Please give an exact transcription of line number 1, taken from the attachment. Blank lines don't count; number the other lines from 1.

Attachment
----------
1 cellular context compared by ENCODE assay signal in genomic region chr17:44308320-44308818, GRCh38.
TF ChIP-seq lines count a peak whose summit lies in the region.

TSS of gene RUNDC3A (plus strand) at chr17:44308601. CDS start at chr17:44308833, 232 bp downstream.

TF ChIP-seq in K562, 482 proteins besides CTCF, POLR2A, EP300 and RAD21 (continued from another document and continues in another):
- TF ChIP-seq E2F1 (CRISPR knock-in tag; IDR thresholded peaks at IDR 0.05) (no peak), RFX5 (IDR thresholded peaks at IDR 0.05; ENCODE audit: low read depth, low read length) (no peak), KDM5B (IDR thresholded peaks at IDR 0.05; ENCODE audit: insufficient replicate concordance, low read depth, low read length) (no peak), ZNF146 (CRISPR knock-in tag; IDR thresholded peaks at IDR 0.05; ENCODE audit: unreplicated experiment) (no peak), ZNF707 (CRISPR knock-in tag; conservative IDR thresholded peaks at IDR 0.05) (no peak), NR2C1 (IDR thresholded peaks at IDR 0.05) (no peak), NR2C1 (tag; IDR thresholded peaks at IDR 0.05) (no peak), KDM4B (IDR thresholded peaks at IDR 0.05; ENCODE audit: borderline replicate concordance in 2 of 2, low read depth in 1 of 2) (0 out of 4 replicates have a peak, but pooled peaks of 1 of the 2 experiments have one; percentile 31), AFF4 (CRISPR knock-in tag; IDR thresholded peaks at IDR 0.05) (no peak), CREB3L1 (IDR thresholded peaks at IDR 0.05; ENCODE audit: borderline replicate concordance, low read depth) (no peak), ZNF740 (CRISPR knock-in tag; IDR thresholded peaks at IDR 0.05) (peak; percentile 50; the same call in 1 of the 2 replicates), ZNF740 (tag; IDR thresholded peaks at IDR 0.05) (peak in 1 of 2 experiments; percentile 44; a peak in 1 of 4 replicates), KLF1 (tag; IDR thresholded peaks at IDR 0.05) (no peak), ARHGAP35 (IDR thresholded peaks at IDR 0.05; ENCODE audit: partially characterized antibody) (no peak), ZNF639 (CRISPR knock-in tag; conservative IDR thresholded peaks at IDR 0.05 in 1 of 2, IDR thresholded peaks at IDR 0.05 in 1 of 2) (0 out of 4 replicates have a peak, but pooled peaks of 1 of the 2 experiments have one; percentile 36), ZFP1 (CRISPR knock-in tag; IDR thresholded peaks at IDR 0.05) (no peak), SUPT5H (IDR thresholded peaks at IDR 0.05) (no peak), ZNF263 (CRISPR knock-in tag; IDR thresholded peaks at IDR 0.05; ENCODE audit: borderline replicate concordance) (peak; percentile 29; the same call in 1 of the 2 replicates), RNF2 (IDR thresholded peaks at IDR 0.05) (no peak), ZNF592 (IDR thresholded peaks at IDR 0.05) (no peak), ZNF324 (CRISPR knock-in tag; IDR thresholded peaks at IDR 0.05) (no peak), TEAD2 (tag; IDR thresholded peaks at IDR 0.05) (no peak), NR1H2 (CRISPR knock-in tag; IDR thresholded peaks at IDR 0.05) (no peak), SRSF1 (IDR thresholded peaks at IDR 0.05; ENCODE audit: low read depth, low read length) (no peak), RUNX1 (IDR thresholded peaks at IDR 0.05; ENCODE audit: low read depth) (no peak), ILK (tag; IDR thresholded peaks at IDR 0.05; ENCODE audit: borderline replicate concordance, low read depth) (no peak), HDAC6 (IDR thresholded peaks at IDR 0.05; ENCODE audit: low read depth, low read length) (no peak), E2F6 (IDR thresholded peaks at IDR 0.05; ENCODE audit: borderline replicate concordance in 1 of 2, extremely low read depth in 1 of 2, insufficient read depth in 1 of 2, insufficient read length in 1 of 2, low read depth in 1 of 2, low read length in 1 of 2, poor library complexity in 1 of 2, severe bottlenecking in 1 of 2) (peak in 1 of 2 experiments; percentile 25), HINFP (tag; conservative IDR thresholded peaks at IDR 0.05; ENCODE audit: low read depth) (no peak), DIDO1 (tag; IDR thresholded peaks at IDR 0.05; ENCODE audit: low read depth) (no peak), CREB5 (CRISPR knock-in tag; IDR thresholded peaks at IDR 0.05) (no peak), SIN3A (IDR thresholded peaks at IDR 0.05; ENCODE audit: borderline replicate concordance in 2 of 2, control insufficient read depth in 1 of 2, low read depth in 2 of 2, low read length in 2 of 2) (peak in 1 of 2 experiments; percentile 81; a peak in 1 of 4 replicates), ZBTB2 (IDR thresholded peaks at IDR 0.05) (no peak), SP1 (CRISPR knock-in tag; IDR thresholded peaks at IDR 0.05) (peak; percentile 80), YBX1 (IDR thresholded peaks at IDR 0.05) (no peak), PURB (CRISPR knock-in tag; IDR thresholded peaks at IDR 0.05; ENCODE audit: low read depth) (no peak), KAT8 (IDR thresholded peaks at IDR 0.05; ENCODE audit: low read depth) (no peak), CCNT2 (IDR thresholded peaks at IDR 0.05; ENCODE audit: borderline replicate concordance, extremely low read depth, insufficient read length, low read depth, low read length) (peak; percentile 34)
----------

1 cellular context compared by ENCODE assay signal in genomic region chr17:44308320-44308818, GRCh38.